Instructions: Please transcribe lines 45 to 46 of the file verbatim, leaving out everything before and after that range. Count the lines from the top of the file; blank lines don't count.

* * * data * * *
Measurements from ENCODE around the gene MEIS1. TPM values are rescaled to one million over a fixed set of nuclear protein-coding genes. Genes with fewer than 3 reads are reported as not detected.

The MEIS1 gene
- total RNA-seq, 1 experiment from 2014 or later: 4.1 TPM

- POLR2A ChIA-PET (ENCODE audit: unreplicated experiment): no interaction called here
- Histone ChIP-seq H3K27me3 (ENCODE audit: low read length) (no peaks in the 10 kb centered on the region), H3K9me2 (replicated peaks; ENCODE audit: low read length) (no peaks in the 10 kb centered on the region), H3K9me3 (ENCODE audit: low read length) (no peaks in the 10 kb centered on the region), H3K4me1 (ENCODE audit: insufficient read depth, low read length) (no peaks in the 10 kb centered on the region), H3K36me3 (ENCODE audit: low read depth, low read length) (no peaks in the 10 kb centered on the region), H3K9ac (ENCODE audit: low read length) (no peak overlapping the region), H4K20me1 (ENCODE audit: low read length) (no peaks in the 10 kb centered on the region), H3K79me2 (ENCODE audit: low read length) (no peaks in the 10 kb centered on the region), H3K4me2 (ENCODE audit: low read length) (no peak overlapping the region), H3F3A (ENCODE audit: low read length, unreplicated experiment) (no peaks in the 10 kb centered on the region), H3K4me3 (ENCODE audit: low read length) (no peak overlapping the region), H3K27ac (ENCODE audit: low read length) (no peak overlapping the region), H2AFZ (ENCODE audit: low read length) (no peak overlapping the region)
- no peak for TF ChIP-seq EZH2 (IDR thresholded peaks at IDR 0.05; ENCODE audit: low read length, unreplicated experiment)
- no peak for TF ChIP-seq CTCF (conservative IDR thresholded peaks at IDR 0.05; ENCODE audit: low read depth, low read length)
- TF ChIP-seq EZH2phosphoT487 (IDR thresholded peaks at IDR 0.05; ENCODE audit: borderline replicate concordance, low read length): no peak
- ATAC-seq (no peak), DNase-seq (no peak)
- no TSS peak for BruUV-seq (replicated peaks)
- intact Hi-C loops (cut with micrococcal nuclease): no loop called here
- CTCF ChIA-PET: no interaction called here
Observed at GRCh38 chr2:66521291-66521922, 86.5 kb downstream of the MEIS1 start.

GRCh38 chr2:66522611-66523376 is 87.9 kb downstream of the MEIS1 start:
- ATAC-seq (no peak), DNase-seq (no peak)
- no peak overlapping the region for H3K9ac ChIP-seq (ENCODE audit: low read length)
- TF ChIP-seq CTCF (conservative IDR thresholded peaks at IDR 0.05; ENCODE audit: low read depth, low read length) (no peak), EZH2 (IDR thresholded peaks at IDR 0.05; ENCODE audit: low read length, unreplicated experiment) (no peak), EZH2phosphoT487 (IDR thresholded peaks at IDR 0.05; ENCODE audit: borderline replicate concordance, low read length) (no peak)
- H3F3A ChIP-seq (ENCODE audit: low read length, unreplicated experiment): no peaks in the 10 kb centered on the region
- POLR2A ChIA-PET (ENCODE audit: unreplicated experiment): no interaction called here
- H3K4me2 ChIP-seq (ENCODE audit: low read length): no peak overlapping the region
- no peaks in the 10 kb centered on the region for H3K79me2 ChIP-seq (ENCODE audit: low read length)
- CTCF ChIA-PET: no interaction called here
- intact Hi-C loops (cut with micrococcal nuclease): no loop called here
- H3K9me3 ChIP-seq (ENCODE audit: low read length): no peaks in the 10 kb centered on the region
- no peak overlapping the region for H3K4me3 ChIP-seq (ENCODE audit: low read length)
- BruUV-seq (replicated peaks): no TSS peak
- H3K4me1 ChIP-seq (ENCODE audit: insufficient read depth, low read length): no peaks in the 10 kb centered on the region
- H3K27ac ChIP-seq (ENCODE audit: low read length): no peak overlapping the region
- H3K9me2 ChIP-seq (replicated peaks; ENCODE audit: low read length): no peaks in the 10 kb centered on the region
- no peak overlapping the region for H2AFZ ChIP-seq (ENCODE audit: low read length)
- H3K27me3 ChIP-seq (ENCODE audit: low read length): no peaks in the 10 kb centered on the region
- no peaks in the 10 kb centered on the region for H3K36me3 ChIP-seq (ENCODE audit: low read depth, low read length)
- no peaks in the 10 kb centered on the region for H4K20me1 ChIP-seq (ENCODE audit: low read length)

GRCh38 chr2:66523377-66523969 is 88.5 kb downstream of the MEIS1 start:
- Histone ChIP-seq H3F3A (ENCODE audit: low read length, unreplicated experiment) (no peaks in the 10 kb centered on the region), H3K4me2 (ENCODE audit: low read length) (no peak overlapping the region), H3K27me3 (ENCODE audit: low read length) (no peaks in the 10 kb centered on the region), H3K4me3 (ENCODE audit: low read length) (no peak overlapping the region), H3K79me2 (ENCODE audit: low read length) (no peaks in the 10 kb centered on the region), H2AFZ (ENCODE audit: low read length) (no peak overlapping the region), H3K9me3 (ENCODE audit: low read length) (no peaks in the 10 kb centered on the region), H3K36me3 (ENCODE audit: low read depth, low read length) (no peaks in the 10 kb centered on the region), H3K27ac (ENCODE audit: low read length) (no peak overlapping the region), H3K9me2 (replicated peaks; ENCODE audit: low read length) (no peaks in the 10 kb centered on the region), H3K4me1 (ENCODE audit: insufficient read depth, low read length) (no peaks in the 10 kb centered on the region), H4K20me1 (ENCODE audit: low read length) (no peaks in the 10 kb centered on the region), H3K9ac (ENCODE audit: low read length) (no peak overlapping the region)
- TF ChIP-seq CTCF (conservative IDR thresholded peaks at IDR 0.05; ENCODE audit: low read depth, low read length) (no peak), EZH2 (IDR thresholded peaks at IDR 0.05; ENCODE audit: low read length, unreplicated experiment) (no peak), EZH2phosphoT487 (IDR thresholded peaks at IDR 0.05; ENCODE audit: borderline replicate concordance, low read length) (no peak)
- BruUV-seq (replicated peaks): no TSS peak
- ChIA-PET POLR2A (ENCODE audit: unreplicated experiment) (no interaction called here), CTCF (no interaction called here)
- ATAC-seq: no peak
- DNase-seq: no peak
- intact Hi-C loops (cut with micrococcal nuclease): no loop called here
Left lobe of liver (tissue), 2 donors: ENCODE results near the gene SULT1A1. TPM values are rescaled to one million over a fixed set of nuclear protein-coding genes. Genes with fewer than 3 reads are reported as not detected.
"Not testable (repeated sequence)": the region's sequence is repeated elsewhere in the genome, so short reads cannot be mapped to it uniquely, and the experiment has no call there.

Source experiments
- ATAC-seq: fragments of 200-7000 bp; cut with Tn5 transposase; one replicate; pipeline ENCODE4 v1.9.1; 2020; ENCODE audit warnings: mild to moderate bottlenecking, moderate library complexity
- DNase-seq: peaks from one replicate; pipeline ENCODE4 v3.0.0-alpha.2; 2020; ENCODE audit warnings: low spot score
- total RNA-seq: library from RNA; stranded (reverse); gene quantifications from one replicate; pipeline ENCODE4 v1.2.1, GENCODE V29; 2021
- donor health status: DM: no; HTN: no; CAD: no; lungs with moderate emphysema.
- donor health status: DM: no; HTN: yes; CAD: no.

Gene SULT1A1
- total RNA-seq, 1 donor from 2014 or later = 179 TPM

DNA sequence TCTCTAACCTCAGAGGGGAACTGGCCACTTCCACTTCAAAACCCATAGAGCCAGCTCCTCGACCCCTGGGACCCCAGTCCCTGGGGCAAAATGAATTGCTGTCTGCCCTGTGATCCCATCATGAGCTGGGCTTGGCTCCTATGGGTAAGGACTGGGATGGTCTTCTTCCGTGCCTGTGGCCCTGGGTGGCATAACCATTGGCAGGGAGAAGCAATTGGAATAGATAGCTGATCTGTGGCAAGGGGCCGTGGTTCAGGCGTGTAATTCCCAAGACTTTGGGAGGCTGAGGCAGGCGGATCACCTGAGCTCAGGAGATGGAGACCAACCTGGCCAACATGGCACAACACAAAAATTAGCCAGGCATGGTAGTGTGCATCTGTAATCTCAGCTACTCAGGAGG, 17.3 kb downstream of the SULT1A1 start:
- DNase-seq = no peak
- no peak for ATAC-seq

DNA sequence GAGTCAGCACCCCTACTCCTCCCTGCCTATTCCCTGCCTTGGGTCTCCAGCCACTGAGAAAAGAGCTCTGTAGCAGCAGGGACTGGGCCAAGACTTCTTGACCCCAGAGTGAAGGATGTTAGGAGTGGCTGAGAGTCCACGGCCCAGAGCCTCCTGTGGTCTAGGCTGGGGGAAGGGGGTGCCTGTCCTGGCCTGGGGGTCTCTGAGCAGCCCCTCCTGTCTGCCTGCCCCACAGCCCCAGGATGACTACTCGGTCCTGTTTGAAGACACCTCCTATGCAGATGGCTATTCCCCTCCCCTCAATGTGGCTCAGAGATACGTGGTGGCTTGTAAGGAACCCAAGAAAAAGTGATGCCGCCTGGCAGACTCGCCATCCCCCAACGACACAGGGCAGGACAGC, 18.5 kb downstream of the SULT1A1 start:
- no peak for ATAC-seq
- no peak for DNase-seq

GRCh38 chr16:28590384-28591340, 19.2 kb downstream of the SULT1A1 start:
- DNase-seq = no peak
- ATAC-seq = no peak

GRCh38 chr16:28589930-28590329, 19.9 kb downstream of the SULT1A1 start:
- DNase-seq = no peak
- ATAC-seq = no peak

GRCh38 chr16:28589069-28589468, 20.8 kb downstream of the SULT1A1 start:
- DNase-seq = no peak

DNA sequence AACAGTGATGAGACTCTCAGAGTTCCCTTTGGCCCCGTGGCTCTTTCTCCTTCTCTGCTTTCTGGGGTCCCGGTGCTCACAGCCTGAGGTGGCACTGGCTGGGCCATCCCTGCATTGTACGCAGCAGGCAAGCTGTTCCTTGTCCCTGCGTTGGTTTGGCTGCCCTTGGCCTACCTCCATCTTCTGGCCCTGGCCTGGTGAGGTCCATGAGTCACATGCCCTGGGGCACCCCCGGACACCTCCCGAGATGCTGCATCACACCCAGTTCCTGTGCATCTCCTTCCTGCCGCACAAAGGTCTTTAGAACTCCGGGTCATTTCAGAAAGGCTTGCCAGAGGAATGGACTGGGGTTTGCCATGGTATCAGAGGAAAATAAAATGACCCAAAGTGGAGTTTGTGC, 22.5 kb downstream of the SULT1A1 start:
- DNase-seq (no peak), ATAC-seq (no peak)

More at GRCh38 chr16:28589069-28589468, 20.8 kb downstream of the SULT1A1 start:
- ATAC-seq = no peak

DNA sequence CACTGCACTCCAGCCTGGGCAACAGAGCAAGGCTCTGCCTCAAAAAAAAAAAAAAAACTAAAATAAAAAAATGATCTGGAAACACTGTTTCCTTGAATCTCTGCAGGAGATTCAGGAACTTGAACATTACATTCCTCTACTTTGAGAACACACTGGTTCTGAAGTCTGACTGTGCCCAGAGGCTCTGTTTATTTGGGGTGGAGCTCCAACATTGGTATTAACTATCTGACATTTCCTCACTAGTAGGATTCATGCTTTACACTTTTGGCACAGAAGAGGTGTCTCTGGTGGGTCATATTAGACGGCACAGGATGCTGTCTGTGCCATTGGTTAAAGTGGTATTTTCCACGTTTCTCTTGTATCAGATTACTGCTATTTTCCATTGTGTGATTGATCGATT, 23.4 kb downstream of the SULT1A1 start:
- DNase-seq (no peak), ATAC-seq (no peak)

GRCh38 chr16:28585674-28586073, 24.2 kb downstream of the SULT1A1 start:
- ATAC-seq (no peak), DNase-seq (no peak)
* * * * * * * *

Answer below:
- ATAC-seq: fragments of 200-7000 bp; cut with Tn5 transposase; one replicate; pipeline ENCODE4 v1.9.1; 2020; ENCODE audit warnings: mild to moderate bottlenecking, moderate library complexity
- DNase-seq: peaks from one replicate; pipeline ENCODE4 v3.0.0-alpha.2; 2020; ENCODE audit warnings: low spot score